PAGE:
Evangelicals were told for several years that “embracing” Trump would have a negative impact on the church. However, Christianity Today published an article with another study claiming that the church has had a more positive impact than negative from its perceived embrace of Donald Trump. To the butthurt of many in Big Eva, Christianity Today published an article on a poll which countered the narrative they had peddled for so long.
In theory, Evangelicals know more about the Bible than the average US adult which makes their assessment of the church’s credibility and moral courage irrelevant. However the 57% of Evangelicals who believed it to be morally courageous to “embrace” Donald Trump is the most clear majority in these findings. Other definite majorities are the majorities who did not agree that Trump support hurt the church’s reputation or an individuals ability to minister. Overall, this polling data is very positive despite Donald Trump being a nationally polarizing figure.
This is to the shock of noted Big Eva figures like Andy Stanley who Christianity Today sites as an example:
Pastors like Andy Stanley at Atlanta’s North Point Community Church worried evangelical association with Trump would hurt the church’s reputation and outreach. In the survey, a minority of evangelicals believed the same, concerned about the impact on evangelical credibility and Christian witness.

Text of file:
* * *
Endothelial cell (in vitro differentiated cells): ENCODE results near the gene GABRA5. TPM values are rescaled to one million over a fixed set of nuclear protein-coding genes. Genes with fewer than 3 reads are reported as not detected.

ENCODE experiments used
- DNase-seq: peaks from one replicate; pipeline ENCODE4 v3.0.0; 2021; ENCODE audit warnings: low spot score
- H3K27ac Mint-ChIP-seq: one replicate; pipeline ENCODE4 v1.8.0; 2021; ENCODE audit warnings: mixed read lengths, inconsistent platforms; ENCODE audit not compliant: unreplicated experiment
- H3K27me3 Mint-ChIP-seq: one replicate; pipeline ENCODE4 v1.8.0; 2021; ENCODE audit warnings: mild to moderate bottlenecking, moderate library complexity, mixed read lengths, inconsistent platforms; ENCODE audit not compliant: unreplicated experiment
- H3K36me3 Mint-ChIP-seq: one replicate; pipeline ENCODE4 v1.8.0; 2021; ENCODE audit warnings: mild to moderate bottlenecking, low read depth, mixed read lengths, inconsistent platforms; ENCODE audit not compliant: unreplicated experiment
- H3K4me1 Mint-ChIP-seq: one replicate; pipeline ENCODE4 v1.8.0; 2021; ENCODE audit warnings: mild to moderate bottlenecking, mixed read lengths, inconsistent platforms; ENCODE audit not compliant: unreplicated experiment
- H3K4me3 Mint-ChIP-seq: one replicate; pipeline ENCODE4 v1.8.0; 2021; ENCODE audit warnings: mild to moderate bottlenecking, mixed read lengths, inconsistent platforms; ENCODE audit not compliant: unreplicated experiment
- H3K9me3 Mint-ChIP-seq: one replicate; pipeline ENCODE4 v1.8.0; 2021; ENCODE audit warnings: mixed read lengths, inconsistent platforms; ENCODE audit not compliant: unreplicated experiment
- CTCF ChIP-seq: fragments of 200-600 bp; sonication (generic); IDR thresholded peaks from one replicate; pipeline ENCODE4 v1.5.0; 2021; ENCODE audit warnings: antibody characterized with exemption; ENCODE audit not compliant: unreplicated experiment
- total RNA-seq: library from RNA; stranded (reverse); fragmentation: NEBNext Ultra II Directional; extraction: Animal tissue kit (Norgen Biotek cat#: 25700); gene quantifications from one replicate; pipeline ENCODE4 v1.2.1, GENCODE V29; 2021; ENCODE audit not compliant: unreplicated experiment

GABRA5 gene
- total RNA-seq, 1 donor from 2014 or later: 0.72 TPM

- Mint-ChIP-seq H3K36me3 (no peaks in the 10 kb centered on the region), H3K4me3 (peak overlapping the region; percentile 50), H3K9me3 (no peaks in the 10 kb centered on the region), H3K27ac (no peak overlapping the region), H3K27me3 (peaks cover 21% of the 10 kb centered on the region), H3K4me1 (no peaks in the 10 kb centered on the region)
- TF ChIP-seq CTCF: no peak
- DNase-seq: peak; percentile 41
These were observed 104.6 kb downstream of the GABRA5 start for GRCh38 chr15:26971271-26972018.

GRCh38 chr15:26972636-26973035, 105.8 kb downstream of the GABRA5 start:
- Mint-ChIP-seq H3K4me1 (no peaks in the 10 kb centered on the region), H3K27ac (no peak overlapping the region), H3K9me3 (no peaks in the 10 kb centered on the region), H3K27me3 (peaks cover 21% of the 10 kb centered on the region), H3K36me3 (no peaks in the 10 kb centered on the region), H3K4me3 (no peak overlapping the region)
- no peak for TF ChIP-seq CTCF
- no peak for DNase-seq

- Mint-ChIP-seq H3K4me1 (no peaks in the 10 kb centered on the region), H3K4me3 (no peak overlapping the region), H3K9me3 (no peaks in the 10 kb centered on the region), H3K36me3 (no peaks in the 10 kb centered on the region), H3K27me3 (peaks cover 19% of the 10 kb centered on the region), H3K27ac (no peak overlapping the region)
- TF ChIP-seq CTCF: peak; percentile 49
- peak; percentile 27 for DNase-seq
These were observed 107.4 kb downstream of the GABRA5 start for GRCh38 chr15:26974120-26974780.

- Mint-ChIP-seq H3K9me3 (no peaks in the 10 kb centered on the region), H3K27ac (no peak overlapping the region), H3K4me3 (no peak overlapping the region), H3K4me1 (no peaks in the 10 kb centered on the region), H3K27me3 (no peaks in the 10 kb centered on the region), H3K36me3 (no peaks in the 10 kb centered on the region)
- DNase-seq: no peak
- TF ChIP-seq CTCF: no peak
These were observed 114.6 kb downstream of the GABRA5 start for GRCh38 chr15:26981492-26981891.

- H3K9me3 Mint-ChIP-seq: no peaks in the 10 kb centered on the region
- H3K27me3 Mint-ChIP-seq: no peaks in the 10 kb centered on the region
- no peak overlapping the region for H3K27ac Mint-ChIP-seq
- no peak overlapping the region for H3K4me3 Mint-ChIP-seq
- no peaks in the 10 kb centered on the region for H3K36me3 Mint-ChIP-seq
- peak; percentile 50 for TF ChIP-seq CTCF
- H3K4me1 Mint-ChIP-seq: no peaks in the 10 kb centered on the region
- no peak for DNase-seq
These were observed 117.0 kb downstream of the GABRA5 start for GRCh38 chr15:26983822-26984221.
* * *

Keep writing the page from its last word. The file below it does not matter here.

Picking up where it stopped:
But surveys so far haven’t reported a significant impact on evangelical affiliation. The new findings from Heart and Mind align with data released last month by the Pew Research Center showing there was no mass exodus from evangelicalism during the four years of Trump’s presidency despite pockets of turmoil. In fact, affiliation grew thanks to Trump’s political supporters adopting the label.
That’s got to hurt Big Eva. They peddled this narrative for several years, a narrative which would end up being one of the reasons I would vote for Trump. The narrative was a lie and has been unfounded in data thus far, no matter what David French, Beth Moore, and evidently Andy Stanley might think.
The last major finings of this research were that Evangelicals had more confidence in their local pastor’s handling of politics than they do Big Eva which is the column on the left. 51% were positive about local pastors while 43% were high on Big Eva.
While Big Eva has ulterior motivations for the anti-conservative narrative they were pushing, there exist genuine believers of this narrative. They simply understand politics less than the average Evangelical.